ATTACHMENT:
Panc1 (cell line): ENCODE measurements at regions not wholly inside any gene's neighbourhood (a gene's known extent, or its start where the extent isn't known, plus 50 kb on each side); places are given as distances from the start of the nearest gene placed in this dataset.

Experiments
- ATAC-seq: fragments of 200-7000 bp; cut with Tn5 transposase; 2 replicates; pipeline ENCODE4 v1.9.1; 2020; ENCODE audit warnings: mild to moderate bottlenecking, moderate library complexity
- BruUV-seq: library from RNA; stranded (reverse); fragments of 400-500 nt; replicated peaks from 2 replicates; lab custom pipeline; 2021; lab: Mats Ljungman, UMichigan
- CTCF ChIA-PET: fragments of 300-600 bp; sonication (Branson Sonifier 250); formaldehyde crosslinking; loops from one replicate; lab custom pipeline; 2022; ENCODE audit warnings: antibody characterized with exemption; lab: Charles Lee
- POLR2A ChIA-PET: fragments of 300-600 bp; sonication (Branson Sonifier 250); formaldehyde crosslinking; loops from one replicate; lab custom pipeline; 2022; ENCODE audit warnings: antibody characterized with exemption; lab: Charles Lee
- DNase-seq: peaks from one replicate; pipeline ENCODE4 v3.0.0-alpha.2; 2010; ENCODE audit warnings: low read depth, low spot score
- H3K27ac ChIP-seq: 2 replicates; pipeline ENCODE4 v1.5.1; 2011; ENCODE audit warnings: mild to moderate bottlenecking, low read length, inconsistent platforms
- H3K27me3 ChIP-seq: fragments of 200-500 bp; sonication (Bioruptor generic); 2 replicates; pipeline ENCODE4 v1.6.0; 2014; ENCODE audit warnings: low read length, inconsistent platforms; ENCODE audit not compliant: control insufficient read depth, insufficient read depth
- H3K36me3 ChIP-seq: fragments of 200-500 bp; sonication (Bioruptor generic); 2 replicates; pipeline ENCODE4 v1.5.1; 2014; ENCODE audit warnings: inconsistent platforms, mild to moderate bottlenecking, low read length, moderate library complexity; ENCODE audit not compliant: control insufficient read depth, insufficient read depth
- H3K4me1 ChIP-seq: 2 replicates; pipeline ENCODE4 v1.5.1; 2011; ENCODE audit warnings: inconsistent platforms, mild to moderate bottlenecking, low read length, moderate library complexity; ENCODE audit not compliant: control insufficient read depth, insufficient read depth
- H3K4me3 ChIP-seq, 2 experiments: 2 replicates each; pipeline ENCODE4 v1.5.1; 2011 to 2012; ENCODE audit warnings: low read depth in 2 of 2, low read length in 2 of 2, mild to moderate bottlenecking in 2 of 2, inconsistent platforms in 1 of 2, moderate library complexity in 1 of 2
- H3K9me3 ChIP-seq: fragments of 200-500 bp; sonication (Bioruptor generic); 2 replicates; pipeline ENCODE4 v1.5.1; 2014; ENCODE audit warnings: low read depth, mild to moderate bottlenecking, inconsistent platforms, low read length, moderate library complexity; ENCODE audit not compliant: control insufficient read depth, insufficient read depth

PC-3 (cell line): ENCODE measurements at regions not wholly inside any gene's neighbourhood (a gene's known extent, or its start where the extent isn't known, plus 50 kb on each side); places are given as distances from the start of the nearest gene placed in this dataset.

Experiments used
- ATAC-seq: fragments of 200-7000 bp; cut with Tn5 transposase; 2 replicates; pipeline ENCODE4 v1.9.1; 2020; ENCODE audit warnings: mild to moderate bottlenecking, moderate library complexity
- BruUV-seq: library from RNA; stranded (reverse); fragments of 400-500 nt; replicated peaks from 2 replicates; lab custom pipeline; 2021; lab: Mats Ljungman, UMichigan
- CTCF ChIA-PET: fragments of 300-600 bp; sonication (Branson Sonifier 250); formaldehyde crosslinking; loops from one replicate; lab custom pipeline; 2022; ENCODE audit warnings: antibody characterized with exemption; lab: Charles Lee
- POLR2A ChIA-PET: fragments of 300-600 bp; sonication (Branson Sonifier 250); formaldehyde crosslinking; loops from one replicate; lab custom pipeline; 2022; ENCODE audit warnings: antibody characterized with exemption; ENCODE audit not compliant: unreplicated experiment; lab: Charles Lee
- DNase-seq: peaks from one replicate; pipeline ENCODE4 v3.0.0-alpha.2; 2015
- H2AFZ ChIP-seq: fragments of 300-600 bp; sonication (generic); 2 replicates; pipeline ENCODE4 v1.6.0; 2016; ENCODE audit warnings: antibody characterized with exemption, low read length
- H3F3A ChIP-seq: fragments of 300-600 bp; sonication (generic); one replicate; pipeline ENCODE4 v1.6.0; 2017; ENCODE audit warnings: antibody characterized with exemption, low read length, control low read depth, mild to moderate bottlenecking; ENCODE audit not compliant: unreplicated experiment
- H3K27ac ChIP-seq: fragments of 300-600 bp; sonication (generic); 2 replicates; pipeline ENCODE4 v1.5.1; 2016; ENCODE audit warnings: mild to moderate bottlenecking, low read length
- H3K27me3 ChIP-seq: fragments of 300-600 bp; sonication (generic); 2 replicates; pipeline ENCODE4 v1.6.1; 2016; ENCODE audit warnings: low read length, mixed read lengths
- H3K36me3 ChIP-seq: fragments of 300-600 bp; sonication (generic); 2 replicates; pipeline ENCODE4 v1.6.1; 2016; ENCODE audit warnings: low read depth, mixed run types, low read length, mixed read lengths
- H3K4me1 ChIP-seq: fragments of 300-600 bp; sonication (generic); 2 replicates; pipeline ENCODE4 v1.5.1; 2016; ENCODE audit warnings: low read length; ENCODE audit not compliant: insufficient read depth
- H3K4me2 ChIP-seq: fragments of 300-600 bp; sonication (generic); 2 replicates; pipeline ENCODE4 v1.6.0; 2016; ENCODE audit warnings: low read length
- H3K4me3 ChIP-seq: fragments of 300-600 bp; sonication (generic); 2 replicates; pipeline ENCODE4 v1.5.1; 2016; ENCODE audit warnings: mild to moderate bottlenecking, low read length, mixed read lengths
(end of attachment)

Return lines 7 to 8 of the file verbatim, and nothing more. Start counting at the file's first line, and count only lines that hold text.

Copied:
- DNase-seq: peaks from one replicate; pipeline ENCODE4 v3.0.0-alpha.2; 2010; ENCODE audit warnings: low read depth, low spot score
- H3K27ac ChIP-seq: 2 replicates; pipeline ENCODE4 v1.5.1; 2011; ENCODE audit warnings: mild to moderate bottlenecking, low read length, inconsistent platforms